Makati to give businesses up to P100,000 coronavirus cash aid

Mara Cepeda

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Makati to give businesses up to P100,000 coronavirus cash aid

Makati Mayor Abby Binay discusses details of the city's P2.5-billion economic relief program to combat the COVID-19 pandemic. Screenshot from My Makati's Facebook page

Some 78,000 establishments in the country's premiere business district are set to benefit from the financial grant

Registered businesses in Makati can now apply for financial aid from P10,000 up to P100,000 ($205 to $2,054) as part of the city’s economic relief program to counter the effects of the coronavirus pandemic.

Mayor Abby Binay unveiled the P2.5-billion ($51.36-million) economic relief package of the country’s premier business district in a Facebook Live video on Monday, September 7.

This includes the Makati Assistance and Support to Businesses program, which stands to benefit some 78,000 establishments in the city. 

The grant applicants can receive cash aid between P10,000 and P100,000, depending on the type of business they own and the number of Makati residents they employ.

The money will be used to pay for the salaries of employees, both residents and non-residents of Makati.

In return, qualified businesses need to fulfill the following in the next two years:

  • They must continue their operations.
  • They should not let go of any employees who are Makati residents.
  • They should comply with the city’s ordinances and other policies. 

The grant, however, will not be released to employers. It will be directly given to the employees and their Makati-based suppliers instead.

“This is not a loan, but financial aid aimed to help some 78,000 businesses registered in Makati. We will ensure an easy, fast, and automatic process for the approval of grants under the program,” Binay said. 

Makati will also allow a one-hour “travel window” beyond the 10 pm curfew to give residents enough time to return home after dining out in restaurants and other food establishments in the city.

Binay said residents who dined outside between 9 pm to 10 pm – the last 60 minutes of the curfew – just need to show a machine-generated official receipt to avail of the travel window.

“Businesses, especially restaurants, cannot survive with very limited operating hours,” Binay said.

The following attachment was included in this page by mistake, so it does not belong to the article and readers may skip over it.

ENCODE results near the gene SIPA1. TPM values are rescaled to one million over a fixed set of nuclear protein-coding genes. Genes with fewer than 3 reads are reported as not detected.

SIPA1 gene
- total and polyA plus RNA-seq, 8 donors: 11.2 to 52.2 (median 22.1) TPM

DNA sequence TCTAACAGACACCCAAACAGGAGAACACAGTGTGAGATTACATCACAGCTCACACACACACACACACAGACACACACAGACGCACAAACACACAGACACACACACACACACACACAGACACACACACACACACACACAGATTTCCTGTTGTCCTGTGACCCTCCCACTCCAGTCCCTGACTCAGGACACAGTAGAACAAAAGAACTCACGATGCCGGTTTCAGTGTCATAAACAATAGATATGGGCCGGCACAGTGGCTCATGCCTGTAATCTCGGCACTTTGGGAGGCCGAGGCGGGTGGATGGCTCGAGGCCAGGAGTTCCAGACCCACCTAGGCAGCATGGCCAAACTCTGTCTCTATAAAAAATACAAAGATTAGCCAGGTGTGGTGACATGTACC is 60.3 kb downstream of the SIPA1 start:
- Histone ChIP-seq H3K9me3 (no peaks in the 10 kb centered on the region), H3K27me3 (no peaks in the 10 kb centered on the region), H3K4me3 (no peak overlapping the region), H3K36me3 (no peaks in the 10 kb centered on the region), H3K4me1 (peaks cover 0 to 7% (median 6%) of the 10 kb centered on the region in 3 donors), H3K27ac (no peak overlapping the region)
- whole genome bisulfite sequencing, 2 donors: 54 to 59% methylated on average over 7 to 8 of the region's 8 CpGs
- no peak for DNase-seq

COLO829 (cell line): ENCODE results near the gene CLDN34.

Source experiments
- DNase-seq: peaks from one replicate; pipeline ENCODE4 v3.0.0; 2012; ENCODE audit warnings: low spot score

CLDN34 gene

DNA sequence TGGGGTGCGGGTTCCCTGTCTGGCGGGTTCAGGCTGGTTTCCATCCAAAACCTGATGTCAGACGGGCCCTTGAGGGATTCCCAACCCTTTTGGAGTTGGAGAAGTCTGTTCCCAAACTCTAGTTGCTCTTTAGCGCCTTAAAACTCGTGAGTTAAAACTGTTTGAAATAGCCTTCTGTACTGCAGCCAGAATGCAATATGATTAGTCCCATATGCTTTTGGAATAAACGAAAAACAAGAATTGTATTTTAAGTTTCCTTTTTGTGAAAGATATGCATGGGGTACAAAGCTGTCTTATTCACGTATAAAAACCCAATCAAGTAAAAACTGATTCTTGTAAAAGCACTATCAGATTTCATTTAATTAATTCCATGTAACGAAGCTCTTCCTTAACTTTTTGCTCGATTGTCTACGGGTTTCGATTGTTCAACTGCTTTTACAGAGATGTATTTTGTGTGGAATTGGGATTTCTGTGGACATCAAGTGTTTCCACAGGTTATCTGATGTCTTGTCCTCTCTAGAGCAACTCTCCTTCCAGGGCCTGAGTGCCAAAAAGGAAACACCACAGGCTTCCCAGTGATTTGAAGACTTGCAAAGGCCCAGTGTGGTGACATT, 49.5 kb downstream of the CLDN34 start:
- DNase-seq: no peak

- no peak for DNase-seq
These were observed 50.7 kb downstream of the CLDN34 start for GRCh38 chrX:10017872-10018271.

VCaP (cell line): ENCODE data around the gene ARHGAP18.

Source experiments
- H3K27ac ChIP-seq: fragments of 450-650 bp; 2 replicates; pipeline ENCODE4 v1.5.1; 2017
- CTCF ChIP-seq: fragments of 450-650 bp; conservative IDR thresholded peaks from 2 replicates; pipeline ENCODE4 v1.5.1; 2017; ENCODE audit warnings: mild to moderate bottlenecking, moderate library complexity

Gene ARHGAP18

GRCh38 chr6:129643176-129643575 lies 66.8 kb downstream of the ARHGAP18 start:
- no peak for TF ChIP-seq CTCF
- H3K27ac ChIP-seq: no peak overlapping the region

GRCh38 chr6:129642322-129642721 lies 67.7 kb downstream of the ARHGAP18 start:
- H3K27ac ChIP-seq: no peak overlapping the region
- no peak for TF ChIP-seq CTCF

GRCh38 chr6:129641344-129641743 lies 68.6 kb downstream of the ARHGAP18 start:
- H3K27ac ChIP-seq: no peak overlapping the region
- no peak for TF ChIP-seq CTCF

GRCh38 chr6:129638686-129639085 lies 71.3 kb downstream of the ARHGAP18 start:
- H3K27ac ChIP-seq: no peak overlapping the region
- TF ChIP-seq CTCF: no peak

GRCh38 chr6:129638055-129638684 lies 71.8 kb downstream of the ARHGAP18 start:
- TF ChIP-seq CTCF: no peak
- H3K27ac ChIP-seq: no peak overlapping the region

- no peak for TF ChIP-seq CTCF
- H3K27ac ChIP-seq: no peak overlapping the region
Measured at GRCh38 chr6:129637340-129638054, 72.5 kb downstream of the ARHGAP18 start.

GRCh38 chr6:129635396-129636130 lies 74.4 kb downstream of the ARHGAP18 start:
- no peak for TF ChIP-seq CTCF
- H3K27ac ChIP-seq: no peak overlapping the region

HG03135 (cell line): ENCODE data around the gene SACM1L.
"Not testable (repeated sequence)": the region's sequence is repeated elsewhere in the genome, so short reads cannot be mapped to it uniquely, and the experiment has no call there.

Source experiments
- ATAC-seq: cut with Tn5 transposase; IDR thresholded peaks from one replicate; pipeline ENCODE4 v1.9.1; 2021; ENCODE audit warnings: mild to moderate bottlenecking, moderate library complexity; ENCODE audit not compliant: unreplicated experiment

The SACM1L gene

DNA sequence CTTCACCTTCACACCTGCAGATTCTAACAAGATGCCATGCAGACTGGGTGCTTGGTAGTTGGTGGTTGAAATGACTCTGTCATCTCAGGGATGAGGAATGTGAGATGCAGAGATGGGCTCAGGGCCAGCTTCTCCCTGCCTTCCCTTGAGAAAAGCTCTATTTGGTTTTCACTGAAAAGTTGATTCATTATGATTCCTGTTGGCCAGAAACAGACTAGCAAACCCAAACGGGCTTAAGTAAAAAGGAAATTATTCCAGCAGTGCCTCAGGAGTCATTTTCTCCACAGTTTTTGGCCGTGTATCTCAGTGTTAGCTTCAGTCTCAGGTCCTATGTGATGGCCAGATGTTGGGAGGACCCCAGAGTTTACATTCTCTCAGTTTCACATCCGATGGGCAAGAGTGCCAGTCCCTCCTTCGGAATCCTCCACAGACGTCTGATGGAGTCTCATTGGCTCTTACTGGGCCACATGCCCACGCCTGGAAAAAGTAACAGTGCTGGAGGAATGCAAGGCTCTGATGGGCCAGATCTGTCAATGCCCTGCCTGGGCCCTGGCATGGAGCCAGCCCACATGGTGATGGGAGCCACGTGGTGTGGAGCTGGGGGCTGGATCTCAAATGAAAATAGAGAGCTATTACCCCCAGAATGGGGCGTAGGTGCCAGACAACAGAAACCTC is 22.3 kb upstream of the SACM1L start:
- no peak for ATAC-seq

Micro, small, and medium enterprises took a beating from the COVID-19 pandemic, with several establishments forced to close down when the government imposed different levels of quarantine across the country. 

NoKal and Polilya, two of the more popular bars in Makati’s Poblacion area, have already closed their doors to patrons.

Low taxes for online sellers, pooled testing in private sector

On Monday, Binay also encouraged online sellers in the city to formally register their businesses with city hall.

The mayor said she has already endorsed an ordinance to the city council to set the lowest possible tax rate on online sellers who do not have a physical store for their businesses.

“I am calling on home-based enterprises: This is your chance to grow your online business by allowing the city to help you. Register, pay the lowest business tax, and be recognized as a legitimate business entity,” Binay said. 

In the coming weeks, Makati also plans to tie up with companies to conduct pooled testing of employees in the private sector at a minimal cost.

The city has already started its pooled swab testing of around 6,000 vendors and public utility vehicles.

Makati has steadily been providing aid to its over 500,000 residents since the COVID-19 pandemic hit the Philippines. 

These include free pneumonia and flu vaccines for residents, P5,000 (US$102.73) cash aid for every Makatizen and Yellow cardholder, and free learning modules and internet load for public school students and teachers.  

As of Sunday, September 6, Makati has logged a total of 4,173 cases of COVID-19, of which 1,023 are still active. The city has recorded 167 deaths, though this is far outnumbered by its recoveries at 2,983.

In the entire Philippines, the total positive cases have already breached 237,000. –

$1 = P48.6774

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Mara Cepeda

Mara Cepeda specializes in stories about politics and local governance. She covers the Office of the Vice President, the Senate, and the Philippine opposition. She is a 2021 fellow of the Asia Journalism Fellowship and the Reham al-Farra Memorial Journalism Fellowship of the UN. Got tips? Email her at or tweet @maracepeda.